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Seamus Heaney Essay.

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Introduction

Seamus Heaney Essay Many of Heaney's poems are about death, decay or loss of some kind. Choose two or three poems which you think illustrate these themes and discuss them in detail. Seamus Heaney was born in 1939 in County Derry in Northern Ireland. He was the eldest of nine children and didn't follow in his family's tradition of becoming a farmer. Instead Seamus Heaney decided to become a poet. In many of Seamus Heaney's poems he writes about death, decay or loss. In these many poems where he does talk about loss Heaney does not always mean it literally like in 'The Early Purges' when he loses his own opinions and sentimentality as well as the literal things like the kittens. The poems that I am writing about are all from Seamus Heaney's first book 'The Death Of A Naturalist' published in 1966. The first poem that I am going to write about is 'Mid-term Break'. This poem is about literal loss, the loss of his little brother who was killed in a car accident. Seamus Heaney remembers everything about this day. He wrote this poem when he was in his twenties and his brother died when he was away at boarding school. Seamus Heaney remembers everything about this day he knows the exact times "At two o'clock our neighbours drove me home" he mentions the time again "At ten o'clock the ambulance arrives." ...read more.

Middle

The second poem that I am going to write about is 'The Early Purges'. This poem is about the literal death, decay and loss of farmyard pests and the loss of Heaney's own opinions and sentimentality. This poem is about a farm worker called Dan Taggart who is killing the pests of Heaney's father's farm. Heaney is only six years old and is watching Dan killing the pests. Heaney doesn't want Dan to kill them. 'The Early Purges' means the early getting rid of. Heaney uses this as the title because he was only six years old when first saw Dan getting rid of the kittens. He uses words to show that Dan does not care for the kittens like "pitched" instead of put and "slung" instead of placed. Dan says they're "the scraggy wee shits". Once in the bucket Heaney uses words like "frail" and "soft paws scraping like mad" to make us sympathise with the kittens. Heaney incorporates an oxymoron into the poem "tiny din" which means that they are making the biggest noise that they possible can but it is still quite quiet to us. They drown in the bucket and Heaney did not want them to die and does not like it. Dan sees the look of disgust on Heaney's face and says "Sure, isn't, it better for them now?" ...read more.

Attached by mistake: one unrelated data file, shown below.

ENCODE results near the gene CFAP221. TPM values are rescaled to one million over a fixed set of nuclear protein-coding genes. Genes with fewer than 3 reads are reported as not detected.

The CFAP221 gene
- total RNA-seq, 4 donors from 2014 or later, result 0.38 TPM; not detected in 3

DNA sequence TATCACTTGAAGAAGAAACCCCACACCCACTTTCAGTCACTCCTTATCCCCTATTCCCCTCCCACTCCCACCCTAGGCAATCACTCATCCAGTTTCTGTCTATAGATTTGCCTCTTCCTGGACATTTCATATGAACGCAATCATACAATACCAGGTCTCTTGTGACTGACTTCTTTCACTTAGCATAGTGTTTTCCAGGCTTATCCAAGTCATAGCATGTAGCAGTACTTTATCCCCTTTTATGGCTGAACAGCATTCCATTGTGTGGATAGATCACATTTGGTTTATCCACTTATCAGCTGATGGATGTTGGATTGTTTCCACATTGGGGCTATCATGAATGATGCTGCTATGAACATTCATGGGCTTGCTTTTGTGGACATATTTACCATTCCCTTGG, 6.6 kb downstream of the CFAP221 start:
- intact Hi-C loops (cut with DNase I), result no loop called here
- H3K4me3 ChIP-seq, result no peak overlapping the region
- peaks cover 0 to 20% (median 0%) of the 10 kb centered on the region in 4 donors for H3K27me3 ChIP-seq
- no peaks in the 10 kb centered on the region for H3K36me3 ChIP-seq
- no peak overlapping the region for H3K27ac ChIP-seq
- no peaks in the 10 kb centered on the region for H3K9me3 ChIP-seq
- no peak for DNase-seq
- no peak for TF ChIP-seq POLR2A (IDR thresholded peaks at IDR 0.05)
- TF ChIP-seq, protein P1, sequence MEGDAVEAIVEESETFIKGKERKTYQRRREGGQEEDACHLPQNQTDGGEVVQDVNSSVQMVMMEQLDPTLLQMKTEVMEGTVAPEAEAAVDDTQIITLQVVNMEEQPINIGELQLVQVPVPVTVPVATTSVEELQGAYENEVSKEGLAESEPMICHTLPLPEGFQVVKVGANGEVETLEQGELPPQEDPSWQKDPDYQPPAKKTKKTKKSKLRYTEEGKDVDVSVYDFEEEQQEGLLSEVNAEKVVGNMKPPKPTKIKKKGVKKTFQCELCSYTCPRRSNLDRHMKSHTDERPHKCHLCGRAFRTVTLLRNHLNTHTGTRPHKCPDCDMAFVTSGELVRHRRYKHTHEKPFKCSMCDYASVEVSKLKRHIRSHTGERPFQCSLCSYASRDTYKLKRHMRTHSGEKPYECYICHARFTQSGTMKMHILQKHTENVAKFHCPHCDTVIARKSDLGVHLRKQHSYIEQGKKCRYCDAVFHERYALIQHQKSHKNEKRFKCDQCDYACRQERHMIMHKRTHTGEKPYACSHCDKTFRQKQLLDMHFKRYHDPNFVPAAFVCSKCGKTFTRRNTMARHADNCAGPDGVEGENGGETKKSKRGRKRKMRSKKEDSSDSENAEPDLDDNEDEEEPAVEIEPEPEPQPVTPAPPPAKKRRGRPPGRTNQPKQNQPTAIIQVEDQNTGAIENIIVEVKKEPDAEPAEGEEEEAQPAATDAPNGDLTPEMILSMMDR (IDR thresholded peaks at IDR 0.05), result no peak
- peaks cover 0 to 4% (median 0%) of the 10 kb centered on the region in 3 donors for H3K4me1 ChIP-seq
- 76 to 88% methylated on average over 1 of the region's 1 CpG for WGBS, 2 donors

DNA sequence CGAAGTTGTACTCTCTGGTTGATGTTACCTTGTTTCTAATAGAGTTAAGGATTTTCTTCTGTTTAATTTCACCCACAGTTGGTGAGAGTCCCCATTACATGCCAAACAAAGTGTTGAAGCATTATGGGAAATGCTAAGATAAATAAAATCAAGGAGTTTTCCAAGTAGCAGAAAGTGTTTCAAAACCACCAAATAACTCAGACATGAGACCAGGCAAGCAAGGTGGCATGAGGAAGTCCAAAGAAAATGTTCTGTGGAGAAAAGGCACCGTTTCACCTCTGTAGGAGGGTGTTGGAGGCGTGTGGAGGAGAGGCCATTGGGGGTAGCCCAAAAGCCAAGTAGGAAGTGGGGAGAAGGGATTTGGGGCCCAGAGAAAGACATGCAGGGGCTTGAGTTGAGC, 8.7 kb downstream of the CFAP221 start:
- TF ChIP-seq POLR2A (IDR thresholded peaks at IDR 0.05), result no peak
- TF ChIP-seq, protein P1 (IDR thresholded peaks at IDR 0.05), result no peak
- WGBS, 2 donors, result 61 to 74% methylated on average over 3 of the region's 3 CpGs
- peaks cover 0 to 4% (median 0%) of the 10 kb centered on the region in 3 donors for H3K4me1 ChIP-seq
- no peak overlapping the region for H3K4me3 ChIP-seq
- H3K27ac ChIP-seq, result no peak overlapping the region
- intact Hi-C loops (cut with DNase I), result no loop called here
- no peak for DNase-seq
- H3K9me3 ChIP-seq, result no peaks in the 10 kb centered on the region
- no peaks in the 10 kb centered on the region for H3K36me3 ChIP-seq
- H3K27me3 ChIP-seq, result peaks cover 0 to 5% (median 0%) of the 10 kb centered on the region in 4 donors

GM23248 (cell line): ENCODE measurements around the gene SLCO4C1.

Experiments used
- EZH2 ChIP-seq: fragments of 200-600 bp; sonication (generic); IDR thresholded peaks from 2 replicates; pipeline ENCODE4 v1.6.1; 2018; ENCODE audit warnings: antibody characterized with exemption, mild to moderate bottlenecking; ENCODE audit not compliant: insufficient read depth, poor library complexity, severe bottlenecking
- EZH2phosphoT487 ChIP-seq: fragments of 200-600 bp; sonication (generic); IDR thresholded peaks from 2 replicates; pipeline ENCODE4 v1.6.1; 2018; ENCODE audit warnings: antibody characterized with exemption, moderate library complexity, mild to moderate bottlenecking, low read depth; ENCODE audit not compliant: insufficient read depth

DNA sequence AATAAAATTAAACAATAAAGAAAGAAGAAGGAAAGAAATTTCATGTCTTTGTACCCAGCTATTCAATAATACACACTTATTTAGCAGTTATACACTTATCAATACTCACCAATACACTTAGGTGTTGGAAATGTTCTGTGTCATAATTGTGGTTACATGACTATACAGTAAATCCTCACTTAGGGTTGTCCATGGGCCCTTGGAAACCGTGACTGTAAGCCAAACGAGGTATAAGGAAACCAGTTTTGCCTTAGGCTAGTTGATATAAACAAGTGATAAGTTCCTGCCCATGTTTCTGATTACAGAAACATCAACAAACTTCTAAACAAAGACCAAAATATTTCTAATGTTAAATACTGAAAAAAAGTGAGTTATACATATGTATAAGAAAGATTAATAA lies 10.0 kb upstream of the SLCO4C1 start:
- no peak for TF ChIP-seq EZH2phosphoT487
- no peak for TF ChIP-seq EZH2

Conclusion

Also they would go anywhere to get them "Round hayfields, cornfields and potato-drills". Heaney compares himself to Bluebeard (the pirate) because like Bluebeard, Heaney would do anything to get his hands on the berries, like Bluebeard would do anything to get his hands on the treasure. They filled the shed with them, they went to fill the bath, when they filled the bath mold had began to grow on the berries. Heaney describes it as "a rat-grey fungus" he used this because people see rats as horrible creatures. Heaney says " I always felt like crying. It wasn't fair." He talks as if he was a child, children say that things aren't fair all the time. Every year Heaney hopes that the berries will keep, but he know that they will not. Reality sneaks in and ruins it. It is like in your life you always hope that everything will go well but it does not always. Heaney's poems are either about the death, decay or loss of literal things or untangible things. In 'Mid-Term Break' it is about the literal loss of his brother. In 'The Early Purges' it is about the literal loss of farmyard pests and the loss of his own opinions and sentiments. The poem 'Blackberry Picking' is about the loss of his blackberries but the poem is an extended metaphor so it could be about something else, possibly the death of a person. ...read more.

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